The attention of Americans these days is primarily devoted to "news stories" involving pretty young girls who get abducted by teenage boys, salacious trials of pop stars, and the latest local fire. Americans spend a lot more time and energy analyzing plot mysteries on Desperate Housewives than they do discussing counter-terrorism measures. We just experienced what is suggesting is a record period of Christmas buying of luxury items, computer toys, and other sundry forms of light entertainment and distraction. If this is a nation at "war," it certainly is making the best of it.

To compare our current situation in America to the existence-threatening crisis of the Civil War -- and to even insinuate that the extraordinary liberty-revoking measures employed by Abraham Lincoln to save the union can be used to justify similarly extreme measures now -- is a form of delusion and/or propaganda so severe that it is difficult to describe it as anything other than deranged.

The Bush Administration has created a climate and a set of political mores pursuant to which we are all supposed to uncritically accept and robotically recite the decree that "we are at war," which, in turn, justifies all of the excesses and infringements of liberty which become more acceptable when "we are at war." The punishment for failing to blindly accept this war decree is to be branded an Al Qaeda-loving subversive who wants to coddle terrorists and give them therapy instead of helping win the glorious war we are waging.

Constitutionally, we are not at war, because Congress has not declared any such war as required by Art. I, Section 8. Nor, by any other measure, are we at war in the way we were at "war" during the Civil War, or World War I or II. We have no defined enemy, no standard for "winning," no exit goal, no battlefields. What we have is an endless conflict, against a group of individuals motivated by religious and political convictions which guarantee its hostilities towards us, but not a war.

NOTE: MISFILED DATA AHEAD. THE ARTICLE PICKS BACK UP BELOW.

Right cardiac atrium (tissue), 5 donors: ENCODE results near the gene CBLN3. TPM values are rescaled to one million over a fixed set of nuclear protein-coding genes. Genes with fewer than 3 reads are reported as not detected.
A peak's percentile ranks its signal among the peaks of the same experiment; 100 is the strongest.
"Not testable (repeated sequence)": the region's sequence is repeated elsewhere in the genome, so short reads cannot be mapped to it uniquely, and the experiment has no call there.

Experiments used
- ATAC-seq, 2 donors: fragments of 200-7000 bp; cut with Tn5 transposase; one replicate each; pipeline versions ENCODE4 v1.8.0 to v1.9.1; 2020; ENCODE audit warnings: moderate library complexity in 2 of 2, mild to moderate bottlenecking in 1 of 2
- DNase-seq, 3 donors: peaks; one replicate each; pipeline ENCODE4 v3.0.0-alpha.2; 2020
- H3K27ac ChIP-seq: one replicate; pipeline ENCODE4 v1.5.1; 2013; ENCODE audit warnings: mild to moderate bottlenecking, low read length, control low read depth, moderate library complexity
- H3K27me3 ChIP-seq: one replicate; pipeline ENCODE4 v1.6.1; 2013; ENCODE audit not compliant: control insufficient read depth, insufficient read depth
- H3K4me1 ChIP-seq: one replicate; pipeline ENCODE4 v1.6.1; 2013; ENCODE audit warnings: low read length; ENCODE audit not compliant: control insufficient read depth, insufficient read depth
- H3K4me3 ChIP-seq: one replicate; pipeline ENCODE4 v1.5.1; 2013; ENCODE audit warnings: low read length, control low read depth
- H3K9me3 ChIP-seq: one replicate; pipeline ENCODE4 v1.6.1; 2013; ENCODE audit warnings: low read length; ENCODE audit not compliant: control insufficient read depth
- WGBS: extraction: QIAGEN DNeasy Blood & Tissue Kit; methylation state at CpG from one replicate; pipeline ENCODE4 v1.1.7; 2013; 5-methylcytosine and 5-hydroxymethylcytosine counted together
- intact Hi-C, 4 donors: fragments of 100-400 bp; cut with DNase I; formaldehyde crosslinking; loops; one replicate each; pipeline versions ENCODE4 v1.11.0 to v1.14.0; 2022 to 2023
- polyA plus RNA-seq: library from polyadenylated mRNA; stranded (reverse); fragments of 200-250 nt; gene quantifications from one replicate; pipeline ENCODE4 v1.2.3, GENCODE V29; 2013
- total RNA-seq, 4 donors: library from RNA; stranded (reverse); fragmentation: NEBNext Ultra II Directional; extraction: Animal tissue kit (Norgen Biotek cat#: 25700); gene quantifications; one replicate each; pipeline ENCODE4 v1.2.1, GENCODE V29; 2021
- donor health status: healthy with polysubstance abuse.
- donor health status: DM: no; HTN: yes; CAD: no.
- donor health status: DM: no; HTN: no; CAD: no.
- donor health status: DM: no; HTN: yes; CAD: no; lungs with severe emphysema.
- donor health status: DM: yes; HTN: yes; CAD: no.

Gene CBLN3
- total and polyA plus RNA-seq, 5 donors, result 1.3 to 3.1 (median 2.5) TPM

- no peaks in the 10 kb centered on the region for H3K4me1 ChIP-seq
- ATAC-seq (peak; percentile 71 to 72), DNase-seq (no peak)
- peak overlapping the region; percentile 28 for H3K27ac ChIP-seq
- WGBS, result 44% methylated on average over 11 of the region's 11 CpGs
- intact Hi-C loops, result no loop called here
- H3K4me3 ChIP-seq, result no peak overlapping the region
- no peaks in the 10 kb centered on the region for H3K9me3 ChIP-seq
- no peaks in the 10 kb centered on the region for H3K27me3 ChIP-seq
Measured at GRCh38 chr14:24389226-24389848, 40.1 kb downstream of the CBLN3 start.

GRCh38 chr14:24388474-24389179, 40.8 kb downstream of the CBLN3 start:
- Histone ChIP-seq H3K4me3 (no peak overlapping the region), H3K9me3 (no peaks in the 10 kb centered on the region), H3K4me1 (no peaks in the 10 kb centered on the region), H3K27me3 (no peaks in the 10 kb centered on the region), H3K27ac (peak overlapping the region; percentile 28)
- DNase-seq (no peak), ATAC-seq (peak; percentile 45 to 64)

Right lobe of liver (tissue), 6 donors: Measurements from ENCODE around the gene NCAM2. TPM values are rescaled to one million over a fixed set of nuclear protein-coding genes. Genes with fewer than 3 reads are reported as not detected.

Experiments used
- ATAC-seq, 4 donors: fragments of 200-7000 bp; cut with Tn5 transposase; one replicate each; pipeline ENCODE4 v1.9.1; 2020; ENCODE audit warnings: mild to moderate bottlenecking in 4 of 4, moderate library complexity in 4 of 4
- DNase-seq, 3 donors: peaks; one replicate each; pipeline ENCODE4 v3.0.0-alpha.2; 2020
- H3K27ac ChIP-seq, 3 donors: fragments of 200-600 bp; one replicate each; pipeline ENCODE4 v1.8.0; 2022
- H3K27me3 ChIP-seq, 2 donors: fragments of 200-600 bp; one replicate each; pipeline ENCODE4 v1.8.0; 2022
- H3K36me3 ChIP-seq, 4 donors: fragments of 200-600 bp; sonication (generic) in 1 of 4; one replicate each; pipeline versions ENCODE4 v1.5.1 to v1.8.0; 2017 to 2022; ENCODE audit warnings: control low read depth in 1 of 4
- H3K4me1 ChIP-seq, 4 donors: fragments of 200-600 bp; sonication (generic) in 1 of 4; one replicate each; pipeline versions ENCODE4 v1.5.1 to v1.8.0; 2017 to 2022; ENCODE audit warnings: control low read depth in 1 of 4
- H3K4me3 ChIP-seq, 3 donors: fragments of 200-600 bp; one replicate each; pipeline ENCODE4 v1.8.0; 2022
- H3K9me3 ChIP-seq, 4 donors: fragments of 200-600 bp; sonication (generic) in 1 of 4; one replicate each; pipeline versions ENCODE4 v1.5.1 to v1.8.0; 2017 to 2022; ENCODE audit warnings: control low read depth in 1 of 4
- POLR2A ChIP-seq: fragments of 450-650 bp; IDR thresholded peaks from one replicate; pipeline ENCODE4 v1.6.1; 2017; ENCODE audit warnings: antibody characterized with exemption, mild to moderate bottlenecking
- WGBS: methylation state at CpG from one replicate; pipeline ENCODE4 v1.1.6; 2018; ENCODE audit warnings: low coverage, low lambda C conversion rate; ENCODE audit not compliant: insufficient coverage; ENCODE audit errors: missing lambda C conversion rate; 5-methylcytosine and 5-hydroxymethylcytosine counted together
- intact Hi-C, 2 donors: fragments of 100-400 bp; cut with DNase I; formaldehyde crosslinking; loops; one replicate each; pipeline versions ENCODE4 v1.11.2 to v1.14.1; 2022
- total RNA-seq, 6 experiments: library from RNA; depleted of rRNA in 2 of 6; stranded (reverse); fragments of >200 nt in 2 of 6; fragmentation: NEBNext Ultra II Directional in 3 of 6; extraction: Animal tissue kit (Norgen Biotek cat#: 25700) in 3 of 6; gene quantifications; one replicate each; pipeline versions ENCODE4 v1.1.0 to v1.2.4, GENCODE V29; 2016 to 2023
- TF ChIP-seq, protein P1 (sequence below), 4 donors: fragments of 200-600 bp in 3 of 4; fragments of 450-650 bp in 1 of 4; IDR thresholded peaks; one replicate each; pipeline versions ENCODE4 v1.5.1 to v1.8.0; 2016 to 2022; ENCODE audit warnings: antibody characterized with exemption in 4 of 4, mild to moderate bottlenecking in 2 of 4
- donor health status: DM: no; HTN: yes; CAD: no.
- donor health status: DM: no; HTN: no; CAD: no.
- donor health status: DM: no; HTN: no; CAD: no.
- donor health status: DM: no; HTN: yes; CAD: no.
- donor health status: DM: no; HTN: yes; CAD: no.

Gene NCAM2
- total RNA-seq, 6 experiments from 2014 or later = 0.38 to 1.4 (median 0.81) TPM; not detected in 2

And if that is merely a semantic distinction, if one insists that it is appropriate to call our conflict against groups like Al Qaeda a "war," this "war" could not be any more unlike what America faced during its Civil War. The word "war" has become an all-purpose political tool, to the point where it is virtually impoverished of meaning. "War" is something we wage on cancer, on poverty, on drugs, and now on "terror." "Wars" now come in the "cold" variety, the traditional form against other countries, as in Iraq, and in vague, interminable conflicts with ill-defined enemies which are capable of highly limited strikes once every few years.

But whatever else one can say about our conflict with terrorists – even if one insists on calling it a "war" -- it is nothing even remotely like the Civil War, when the existence of the nation was in doubt and the whole country engulfed by killing and anarchy. That Bush defenders now invoke the incomparably severe crisis of the Civil War -- and hail the dangerous revocations of liberty which that crisis necessitated -- gives a pretty clear idea as to how extreme their fear-driven perspective is and how radical their "pro-security" aspirations have become.

UPDATE: For a superbly analytical and well-informed discussion of the Lincoln/Bush comparison, see these posts -- here and here -- by Maha, along with her comments (and those from a couple others) in the Comments section to this post.